Tuesday, August 28, 2007

The Johns

They're all coming to Missoula in the month of September!!

Thursday, August 16, 2007

Monday, August 13, 2007

Bill Moyers on Media Reform

For more info, see here:

REFORM THE MEDIA: www.freepress.net

Thursday, August 09, 2007

Check it Out!

Sustainable Table is taking the scenic (and delicious) route to this year's Farm Aid Concert at Randall's Island in New York City on September 9. Travel with us as we cross the country in search of the best pie ever, stopping along the way to check out some of the nation's most sustainable farms and restaurants.

Monday, August 06, 2007

Pay Attention

The 2008 Presidential election is going to be one heck of a show. As I'm sure you're aware, it has already begun. I humbly admit that this is the first time I've paid very close attention to politics, but I feel that this time, especially, it's very important to do so. This little blurb is just to encourage you to do the same.

There seems to be a feeling of futility circulating among the Americans I know regarding politics and the democratic process. We see big problems and are at a loss to know how to address them. They seem too big for one person to impact. We bitch a lot, but don't make significant changes in our own behavior or take social actions that might actually change something.

I was struck recently by the lyrics of John Mayer's song "Waiting for the World to Change":

Now we see everything is going wrong
With the world and those who lead it
We just feel like we don't have the means
To rise above and beat it

We seem to collectively feel that we are powerless to make changes in the status quo. What kind of 'democracy' is that?!
I don't like the message in Mayer's song. I think he captures the futility people feel, but I wonder if the 60s generation would have waited for "the world" to change the situation in Viet Nam? They took to the streets. They organized. They protested. We don't have to "wait." We just have to act. Mayer seems to want to let our generation off the hook.

I think we need to take a significant look at the forces which keep us from organizing and acting. One is that our system of credit in this country keeps most of us complacent and satiated. We don't have to struggle too much or suffer too long before satisfying our needs. Most of us are in debt up to our ears, but we can still have the latest gadget or outfit when we want it.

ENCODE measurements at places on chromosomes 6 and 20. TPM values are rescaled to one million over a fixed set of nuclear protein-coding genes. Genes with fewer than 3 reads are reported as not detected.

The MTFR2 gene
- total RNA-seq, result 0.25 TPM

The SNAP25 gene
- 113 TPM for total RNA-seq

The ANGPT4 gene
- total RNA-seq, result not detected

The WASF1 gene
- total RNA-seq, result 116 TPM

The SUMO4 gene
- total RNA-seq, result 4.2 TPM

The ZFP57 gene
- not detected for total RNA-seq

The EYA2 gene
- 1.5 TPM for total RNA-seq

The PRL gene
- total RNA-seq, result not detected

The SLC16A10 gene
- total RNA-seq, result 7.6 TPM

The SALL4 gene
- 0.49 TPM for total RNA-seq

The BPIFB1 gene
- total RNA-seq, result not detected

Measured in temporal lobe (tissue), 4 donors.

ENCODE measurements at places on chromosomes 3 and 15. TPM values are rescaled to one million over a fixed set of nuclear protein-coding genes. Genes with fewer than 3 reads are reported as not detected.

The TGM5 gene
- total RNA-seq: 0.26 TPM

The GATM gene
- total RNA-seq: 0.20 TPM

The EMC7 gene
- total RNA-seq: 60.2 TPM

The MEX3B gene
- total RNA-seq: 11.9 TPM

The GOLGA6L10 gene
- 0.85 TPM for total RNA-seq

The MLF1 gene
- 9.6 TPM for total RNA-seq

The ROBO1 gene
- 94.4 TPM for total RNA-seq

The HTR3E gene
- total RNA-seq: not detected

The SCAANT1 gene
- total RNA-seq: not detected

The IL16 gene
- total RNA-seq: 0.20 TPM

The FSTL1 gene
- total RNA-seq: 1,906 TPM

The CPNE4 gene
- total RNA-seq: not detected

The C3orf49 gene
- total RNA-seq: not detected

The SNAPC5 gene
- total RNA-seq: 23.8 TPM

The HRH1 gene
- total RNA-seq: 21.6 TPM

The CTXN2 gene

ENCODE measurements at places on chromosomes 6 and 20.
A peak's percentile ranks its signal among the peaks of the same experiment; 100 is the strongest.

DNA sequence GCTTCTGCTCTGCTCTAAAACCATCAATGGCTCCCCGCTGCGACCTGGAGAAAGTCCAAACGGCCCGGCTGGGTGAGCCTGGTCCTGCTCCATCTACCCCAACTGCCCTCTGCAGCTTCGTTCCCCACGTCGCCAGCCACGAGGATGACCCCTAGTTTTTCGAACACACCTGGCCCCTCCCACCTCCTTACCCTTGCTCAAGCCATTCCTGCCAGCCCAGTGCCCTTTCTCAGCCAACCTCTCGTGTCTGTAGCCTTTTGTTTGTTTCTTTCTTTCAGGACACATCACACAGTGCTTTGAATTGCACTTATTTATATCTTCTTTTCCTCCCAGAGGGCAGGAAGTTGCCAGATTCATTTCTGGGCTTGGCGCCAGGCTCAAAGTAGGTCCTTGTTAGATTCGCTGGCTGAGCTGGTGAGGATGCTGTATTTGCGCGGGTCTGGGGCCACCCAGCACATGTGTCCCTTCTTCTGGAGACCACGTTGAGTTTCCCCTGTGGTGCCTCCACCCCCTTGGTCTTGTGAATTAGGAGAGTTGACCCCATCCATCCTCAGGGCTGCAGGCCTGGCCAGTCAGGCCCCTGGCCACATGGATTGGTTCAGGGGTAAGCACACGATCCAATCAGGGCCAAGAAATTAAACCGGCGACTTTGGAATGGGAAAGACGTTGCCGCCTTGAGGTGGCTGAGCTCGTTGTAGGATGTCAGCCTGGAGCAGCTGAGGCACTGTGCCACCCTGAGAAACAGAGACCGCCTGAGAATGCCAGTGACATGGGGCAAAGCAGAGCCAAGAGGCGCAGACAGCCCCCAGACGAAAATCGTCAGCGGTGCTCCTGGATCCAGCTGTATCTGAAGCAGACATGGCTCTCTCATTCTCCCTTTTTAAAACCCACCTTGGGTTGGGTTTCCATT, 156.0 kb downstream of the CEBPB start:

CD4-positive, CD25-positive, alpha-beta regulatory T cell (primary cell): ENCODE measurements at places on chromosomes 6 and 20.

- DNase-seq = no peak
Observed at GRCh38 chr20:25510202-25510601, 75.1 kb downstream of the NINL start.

The individual has also been, for the most part, excused from our so-called democratic process. There is no requirement for citizenship--only that you pay taxes. Voting is optional, participation in other democratic processes in one's community is left to the discretion of the busy individual. Being accurately informed about issues of importance to the average American is left to a media that is funded by advertising (thus influencing our choices) and driven by the need for ratings to use other tactics such as fear and sensationalism to secure their audience.

I would like to see the average American re-empowered and encouraged to participate in the democratic process. We hear the word "democracy" thrown around these days as if we actually have one. We praise the democratic system as the best in the world and insist that it must be spread to all those with other forms of government. But when even the most privileged, best educated Americans are feeling that they have to just "wait for the world to change," and when the average American spends almost 1.78 hours/day shopping (see here) [that's 12.46 hours/week] or 3.24 hours/day watching TV, it seems that something is wrong with our democracy.

Maybe if we all just take a little more responsibility for it -- i.e. pay attention and get involved-- we might not have so much waiting around to do.

Suggestion: form a block association and find out the needs/concerns of your neighbors. Establish regular meetings and communicate with your district representatives. No need to wait around for the world to change. Do something.

At least, follow this Presidential election, inform yourself from reputable sources and vote responsibly!

Just The Two of Us

Bravo Will Smith for a great song about fatherhood!

Thursday, August 02, 2007

Eye Contact

Is it just me?
Why is it so hard to sustain eye contact with other people?
One of the most uncomfortable experiences is entering a long hallway or walking on a side walk with a person coming towards me in the other direction. At what point do you acknowledge the other person?

What I've noticed is that both people spend a lot of energy looking at the ground, from side to side, or otherwise distracting ourselves until we get close. Then there's the decision: to greet or not to greet. It may depend on the other. Are they going to acknowledge me?

Entering a building this morning, I said 'good morning' to a man who was locking up his bike. He just looked at me.

How did we get to a point where greeting others is such a psychological drama?